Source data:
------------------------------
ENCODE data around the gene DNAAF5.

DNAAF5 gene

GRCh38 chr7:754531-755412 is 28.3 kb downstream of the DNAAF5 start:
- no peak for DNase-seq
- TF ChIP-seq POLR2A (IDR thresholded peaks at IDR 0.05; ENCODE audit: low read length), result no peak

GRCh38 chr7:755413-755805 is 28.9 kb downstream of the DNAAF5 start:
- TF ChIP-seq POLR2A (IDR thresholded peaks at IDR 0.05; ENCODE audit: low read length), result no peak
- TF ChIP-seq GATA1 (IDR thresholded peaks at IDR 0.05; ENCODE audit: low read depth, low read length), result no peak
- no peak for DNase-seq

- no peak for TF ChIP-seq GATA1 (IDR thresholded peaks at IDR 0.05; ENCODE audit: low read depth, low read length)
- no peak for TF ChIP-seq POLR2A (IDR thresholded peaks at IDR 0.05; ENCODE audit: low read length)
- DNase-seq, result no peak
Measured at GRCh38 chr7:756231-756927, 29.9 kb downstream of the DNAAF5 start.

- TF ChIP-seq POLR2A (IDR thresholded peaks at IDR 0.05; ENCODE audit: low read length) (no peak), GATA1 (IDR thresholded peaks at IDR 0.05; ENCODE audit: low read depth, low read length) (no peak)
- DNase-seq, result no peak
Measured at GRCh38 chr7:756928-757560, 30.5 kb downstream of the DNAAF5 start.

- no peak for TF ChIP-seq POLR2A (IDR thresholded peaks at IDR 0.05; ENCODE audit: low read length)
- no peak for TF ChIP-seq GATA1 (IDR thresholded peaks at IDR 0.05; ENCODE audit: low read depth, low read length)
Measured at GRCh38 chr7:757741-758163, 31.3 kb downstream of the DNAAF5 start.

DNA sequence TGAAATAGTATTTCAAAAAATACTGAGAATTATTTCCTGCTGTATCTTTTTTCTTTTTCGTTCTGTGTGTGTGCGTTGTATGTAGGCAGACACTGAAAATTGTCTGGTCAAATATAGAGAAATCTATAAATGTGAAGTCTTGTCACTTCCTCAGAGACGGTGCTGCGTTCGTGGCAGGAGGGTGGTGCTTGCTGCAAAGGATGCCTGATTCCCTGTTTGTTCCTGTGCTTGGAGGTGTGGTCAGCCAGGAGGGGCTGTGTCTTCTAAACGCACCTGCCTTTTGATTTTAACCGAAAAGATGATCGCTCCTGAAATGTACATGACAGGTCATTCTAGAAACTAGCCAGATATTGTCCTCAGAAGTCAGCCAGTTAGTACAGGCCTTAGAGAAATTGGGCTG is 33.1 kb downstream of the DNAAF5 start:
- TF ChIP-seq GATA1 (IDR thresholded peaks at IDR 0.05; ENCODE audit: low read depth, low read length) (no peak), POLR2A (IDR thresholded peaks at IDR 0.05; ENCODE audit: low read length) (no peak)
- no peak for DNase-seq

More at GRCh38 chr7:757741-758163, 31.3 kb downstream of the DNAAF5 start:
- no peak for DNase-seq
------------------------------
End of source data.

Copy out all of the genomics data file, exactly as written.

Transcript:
ENCODE data around the gene DNAAF5.

DNAAF5 gene

GRCh38 chr7:754531-755412 is 28.3 kb downstream of the DNAAF5 start:
- no peak for DNase-seq
- TF ChIP-seq POLR2A (IDR thresholded peaks at IDR 0.05; ENCODE audit: low read length), result no peak

GRCh38 chr7:755413-755805 is 28.9 kb downstream of the DNAAF5 start:
- TF ChIP-seq POLR2A (IDR thresholded peaks at IDR 0.05; ENCODE audit: low read length), result no peak
- TF ChIP-seq GATA1 (IDR thresholded peaks at IDR 0.05; ENCODE audit: low read depth, low read length), result no peak
- no peak for DNase-seq

- no peak for TF ChIP-seq GATA1 (IDR thresholded peaks at IDR 0.05; ENCODE audit: low read depth, low read length)
- no peak for TF ChIP-seq POLR2A (IDR thresholded peaks at IDR 0.05; ENCODE audit: low read length)
- DNase-seq, result no peak
Measured at GRCh38 chr7:756231-756927, 29.9 kb downstream of the DNAAF5 start.

- TF ChIP-seq POLR2A (IDR thresholded peaks at IDR 0.05; ENCODE audit: low read length) (no peak), GATA1 (IDR thresholded peaks at IDR 0.05; ENCODE audit: low read depth, low read length) (no peak)
- DNase-seq, result no peak
Measured at GRCh38 chr7:756928-757560, 30.5 kb downstream of the DNAAF5 start.

- no peak for TF ChIP-seq POLR2A (IDR thresholded peaks at IDR 0.05; ENCODE audit: low read length)
- no peak for TF ChIP-seq GATA1 (IDR thresholded peaks at IDR 0.05; ENCODE audit: low read depth, low read length)
Measured at GRCh38 chr7:757741-758163, 31.3 kb downstream of the DNAAF5 start.

DNA sequence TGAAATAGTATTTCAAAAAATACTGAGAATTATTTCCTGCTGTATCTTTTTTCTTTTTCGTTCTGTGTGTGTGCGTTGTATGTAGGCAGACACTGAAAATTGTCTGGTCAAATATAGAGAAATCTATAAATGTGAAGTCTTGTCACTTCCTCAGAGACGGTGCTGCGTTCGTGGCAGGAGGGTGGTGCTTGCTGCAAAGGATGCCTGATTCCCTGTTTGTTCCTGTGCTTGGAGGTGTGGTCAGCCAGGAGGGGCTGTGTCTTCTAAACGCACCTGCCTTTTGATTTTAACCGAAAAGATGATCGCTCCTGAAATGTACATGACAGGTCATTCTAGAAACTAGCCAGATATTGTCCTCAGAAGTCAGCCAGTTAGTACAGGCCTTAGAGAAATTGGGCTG is 33.1 kb downstream of the DNAAF5 start:
- TF ChIP-seq GATA1 (IDR thresholded peaks at IDR 0.05; ENCODE audit: low read depth, low read length) (no peak), POLR2A (IDR thresholded peaks at IDR 0.05; ENCODE audit: low read length) (no peak)
- no peak for DNase-seq

More at GRCh38 chr7:757741-758163, 31.3 kb downstream of the DNAAF5 start:
- no peak for DNase-seq